Wednesday 10th June – 6 months, 25 days
I love getting to have discussions about gender equality with Timorese people. I’m doing some work with a friend from UNIFEM to prepare a delegation of government workers, and that’s basically what we’re doing.
My favourite part is the fact that we have men in these groups, and they participate whole-heartedly and honestly in the discussions. They talk openly about gender imbalances and discrimination – like men being heads of households, like eldest sons getting to make decisions, like boys’ education being more important than girls’, like tough restrictions on abortion – and measures to redress some inequalities – like maternity leave. I’m under no illusions that these guys all race home to cook the dinner for their wives, of course. If their wife doesn’t do it, a sister or an an aunt or a mother or a daughter will be there at the fire. But still. They discuss it.
I had just two years working in gender equality in government in Australia before I came here, and I have *never* seen groups of men participating honestly, without defensiveness, in these kind of discussions. I can think of exactly three guys who would, and that’s it. Most blokes would chew their own arms off before they admitted something simple like that women do the lion’s share of domestic work in Australia. It’s because it’s not acceptable to say that these days, of course; and because they take it personally. If you pick up a HREOC study that shows that men have a third more leisure time than women or women earn 84c in the dollar to men, blokes tend to get all blustery and think you’re talking about them, personally. ‘I do the washing up! Sometimes!’ they grump. Whereas it’s still very accepted in Timorese society that women have all these burdens and discrimination. Guess that makes it easier not to take it personally – they don’t feel so guilty.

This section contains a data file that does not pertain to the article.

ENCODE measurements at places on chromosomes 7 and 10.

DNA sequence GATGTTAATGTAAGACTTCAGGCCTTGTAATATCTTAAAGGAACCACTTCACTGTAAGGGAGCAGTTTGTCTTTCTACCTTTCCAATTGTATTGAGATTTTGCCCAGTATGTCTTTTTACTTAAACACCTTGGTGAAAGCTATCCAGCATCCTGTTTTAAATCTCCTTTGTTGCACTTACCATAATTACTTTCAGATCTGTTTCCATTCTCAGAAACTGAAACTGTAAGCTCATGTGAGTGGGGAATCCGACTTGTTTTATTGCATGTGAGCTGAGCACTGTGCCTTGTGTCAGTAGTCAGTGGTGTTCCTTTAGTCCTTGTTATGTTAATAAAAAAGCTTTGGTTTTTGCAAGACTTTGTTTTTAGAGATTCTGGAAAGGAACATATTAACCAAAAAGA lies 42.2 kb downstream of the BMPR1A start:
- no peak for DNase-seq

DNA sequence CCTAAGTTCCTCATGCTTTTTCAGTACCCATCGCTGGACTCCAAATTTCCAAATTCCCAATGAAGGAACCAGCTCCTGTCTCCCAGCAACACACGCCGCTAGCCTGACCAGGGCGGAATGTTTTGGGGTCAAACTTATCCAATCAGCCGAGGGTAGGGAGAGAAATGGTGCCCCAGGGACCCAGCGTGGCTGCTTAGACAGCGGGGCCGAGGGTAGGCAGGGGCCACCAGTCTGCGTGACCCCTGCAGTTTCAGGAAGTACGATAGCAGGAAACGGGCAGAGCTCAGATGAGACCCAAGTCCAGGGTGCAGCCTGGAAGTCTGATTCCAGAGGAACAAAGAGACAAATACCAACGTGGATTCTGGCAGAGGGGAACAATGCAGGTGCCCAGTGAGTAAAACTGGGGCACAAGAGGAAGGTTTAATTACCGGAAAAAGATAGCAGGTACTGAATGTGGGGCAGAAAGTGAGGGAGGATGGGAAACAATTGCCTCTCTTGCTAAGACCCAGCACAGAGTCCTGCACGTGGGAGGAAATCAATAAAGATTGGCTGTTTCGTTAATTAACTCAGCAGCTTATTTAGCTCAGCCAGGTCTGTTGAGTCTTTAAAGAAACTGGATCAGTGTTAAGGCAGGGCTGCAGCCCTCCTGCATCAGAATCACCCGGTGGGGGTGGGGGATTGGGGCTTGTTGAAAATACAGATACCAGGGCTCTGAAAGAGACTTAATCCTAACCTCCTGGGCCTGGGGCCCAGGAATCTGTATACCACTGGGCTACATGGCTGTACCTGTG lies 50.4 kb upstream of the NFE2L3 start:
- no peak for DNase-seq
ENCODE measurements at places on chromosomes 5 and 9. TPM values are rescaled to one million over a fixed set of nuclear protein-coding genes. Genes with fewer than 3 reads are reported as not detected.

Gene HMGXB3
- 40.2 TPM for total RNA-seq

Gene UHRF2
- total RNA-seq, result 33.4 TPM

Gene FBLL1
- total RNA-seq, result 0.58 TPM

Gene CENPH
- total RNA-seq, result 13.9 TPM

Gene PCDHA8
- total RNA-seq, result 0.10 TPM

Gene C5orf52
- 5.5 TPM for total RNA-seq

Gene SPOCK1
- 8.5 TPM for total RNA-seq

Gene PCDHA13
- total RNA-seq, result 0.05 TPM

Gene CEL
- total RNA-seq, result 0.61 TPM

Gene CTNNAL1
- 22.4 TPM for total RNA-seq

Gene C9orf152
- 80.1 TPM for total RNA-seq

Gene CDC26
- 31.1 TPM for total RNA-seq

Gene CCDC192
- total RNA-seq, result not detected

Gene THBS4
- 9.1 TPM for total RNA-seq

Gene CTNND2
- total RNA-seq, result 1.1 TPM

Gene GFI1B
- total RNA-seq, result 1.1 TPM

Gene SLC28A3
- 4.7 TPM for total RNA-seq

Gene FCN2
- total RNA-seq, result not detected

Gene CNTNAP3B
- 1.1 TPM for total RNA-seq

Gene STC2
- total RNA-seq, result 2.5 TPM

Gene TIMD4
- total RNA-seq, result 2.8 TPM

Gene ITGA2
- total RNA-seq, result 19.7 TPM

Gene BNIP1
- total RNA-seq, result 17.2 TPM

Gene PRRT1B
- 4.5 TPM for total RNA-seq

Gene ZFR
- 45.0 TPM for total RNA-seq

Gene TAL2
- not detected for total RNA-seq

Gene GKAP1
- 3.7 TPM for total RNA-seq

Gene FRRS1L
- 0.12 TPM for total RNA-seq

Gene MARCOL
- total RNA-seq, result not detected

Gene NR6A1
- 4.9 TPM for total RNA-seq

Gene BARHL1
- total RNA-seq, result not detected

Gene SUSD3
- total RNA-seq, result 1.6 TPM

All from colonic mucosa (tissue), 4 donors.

Anyway. Another reason I love my job is that I care about it. Sure I’m a public servant. Government can be maddeningly slow and full of talkfests. But, often enough for me anyway, you can feel like you’re doing something that affects someone, somewhere.